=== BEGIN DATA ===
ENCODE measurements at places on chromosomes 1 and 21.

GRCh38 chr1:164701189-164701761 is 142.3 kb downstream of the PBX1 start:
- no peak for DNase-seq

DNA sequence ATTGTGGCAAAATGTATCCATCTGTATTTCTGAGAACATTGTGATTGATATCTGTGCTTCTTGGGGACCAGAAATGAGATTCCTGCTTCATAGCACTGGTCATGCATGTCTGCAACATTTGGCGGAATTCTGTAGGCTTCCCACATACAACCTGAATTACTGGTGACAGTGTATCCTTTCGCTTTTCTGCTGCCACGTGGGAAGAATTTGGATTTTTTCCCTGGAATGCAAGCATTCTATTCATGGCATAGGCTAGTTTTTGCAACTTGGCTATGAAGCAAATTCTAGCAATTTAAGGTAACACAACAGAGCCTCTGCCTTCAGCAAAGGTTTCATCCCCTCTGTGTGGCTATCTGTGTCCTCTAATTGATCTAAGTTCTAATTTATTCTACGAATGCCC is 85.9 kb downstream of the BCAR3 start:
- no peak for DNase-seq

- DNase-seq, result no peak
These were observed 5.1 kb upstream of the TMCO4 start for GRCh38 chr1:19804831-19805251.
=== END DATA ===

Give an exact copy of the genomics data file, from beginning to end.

ENCODE measurements at places on chromosomes 1 and 21.

GRCh38 chr1:164701189-164701761 is 142.3 kb downstream of the PBX1 start:
- no peak for DNase-seq

DNA sequence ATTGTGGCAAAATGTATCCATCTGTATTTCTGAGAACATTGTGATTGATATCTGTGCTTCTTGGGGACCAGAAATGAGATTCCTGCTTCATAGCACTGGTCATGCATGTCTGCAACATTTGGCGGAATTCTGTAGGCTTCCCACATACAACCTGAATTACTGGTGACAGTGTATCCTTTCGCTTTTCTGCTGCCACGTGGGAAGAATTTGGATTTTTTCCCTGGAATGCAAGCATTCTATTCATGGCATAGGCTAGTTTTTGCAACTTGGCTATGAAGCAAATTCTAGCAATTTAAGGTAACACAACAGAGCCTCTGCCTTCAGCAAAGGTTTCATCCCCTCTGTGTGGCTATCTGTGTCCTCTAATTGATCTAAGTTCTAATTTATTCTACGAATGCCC is 85.9 kb downstream of the BCAR3 start:
- no peak for DNase-seq

- DNase-seq, result no peak
These were observed 5.1 kb upstream of the TMCO4 start for GRCh38 chr1:19804831-19805251.